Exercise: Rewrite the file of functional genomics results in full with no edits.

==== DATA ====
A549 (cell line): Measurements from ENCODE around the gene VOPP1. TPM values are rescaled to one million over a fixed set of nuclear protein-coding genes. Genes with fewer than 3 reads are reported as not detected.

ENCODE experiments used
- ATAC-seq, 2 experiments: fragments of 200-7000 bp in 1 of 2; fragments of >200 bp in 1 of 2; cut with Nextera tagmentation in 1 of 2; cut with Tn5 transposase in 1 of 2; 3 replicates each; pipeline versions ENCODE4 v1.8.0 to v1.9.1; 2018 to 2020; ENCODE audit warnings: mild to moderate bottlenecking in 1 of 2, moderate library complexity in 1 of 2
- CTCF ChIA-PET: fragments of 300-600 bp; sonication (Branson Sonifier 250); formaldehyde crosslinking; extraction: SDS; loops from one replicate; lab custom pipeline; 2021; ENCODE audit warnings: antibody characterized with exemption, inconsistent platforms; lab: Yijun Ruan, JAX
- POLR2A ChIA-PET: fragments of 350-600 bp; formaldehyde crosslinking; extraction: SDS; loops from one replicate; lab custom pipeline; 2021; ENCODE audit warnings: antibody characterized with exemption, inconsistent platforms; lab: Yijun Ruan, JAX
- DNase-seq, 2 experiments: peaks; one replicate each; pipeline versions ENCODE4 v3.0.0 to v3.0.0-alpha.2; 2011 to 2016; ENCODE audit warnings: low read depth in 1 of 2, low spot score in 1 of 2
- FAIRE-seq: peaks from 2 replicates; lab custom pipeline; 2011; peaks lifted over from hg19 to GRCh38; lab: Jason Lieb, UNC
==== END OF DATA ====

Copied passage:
A549 (cell line): Measurements from ENCODE around the gene VOPP1. TPM values are rescaled to one million over a fixed set of nuclear protein-coding genes. Genes with fewer than 3 reads are reported as not detected.

ENCODE experiments used
- ATAC-seq, 2 experiments: fragments of 200-7000 bp in 1 of 2; fragments of >200 bp in 1 of 2; cut with Nextera tagmentation in 1 of 2; cut with Tn5 transposase in 1 of 2; 3 replicates each; pipeline versions ENCODE4 v1.8.0 to v1.9.1; 2018 to 2020; ENCODE audit warnings: mild to moderate bottlenecking in 1 of 2, moderate library complexity in 1 of 2
- CTCF ChIA-PET: fragments of 300-600 bp; sonication (Branson Sonifier 250); formaldehyde crosslinking; extraction: SDS; loops from one replicate; lab custom pipeline; 2021; ENCODE audit warnings: antibody characterized with exemption, inconsistent platforms; lab: Yijun Ruan, JAX
- POLR2A ChIA-PET: fragments of 350-600 bp; formaldehyde crosslinking; extraction: SDS; loops from one replicate; lab custom pipeline; 2021; ENCODE audit warnings: antibody characterized with exemption, inconsistent platforms; lab: Yijun Ruan, JAX
- DNase-seq, 2 experiments: peaks; one replicate each; pipeline versions ENCODE4 v3.0.0 to v3.0.0-alpha.2; 2011 to 2016; ENCODE audit warnings: low read depth in 1 of 2, low spot score in 1 of 2
- FAIRE-seq: peaks from 2 replicates; lab custom pipeline; 2011; peaks lifted over from hg19 to GRCh38; lab: Jason Lieb, UNC